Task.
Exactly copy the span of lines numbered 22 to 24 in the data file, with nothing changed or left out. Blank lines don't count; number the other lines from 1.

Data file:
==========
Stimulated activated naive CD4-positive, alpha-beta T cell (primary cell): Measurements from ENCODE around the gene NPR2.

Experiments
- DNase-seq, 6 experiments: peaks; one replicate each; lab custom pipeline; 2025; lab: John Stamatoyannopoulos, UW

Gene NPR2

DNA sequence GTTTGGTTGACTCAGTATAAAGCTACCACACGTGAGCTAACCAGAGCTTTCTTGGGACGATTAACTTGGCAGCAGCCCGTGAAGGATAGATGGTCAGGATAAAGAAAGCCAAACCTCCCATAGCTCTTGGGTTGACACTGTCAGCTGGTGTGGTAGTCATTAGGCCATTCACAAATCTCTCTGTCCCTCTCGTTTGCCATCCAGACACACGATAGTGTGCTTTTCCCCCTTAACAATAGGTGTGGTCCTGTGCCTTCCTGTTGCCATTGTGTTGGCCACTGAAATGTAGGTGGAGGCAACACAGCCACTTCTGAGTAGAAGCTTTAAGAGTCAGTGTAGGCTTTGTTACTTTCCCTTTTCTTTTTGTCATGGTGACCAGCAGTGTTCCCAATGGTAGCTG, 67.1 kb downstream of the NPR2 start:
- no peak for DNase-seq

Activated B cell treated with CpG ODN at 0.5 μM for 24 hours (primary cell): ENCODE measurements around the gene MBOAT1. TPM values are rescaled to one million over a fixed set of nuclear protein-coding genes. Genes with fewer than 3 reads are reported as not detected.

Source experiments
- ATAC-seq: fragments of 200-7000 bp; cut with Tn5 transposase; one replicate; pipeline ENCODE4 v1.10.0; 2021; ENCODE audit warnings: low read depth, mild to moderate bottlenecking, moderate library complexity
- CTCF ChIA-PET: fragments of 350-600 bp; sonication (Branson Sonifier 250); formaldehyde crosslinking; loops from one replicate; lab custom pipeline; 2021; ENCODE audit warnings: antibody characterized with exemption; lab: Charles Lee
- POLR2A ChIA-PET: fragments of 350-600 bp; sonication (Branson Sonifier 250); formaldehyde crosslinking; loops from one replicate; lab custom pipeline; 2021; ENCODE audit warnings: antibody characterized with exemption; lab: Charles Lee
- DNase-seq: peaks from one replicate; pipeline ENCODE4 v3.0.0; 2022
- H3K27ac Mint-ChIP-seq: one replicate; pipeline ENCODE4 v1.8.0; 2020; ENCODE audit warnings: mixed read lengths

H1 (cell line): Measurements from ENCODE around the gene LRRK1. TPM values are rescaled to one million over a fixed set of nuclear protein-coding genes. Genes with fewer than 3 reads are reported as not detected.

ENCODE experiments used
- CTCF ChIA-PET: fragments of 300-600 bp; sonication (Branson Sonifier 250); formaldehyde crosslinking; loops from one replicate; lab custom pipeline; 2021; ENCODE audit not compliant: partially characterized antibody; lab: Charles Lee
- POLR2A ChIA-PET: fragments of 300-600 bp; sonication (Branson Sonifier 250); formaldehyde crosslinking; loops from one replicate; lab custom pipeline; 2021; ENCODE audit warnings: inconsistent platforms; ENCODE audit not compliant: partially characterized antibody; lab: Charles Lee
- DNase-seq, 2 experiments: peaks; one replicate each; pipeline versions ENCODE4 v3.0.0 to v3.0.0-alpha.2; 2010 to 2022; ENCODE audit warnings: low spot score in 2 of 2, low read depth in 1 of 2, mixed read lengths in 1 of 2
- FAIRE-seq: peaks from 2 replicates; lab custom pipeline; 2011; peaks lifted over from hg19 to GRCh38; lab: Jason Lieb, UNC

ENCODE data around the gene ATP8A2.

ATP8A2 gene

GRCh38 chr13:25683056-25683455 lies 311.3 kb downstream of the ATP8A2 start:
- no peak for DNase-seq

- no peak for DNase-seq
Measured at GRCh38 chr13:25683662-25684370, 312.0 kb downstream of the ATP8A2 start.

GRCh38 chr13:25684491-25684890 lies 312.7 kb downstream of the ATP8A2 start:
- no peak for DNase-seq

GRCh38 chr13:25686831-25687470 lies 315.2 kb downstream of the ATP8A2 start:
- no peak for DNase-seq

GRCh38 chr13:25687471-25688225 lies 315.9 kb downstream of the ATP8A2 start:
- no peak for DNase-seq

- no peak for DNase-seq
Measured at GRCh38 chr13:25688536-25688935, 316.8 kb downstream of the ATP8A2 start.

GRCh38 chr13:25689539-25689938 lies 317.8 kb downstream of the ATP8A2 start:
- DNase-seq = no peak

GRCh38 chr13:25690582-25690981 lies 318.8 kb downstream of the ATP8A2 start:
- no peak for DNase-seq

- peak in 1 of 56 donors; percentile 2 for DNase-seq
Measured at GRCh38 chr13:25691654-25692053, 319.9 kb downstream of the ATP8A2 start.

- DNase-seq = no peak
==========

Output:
GRCh38 chr13:25683056-25683455 lies 311.3 kb downstream of the ATP8A2 start:
- no peak for DNase-seq

- no peak for DNase-seq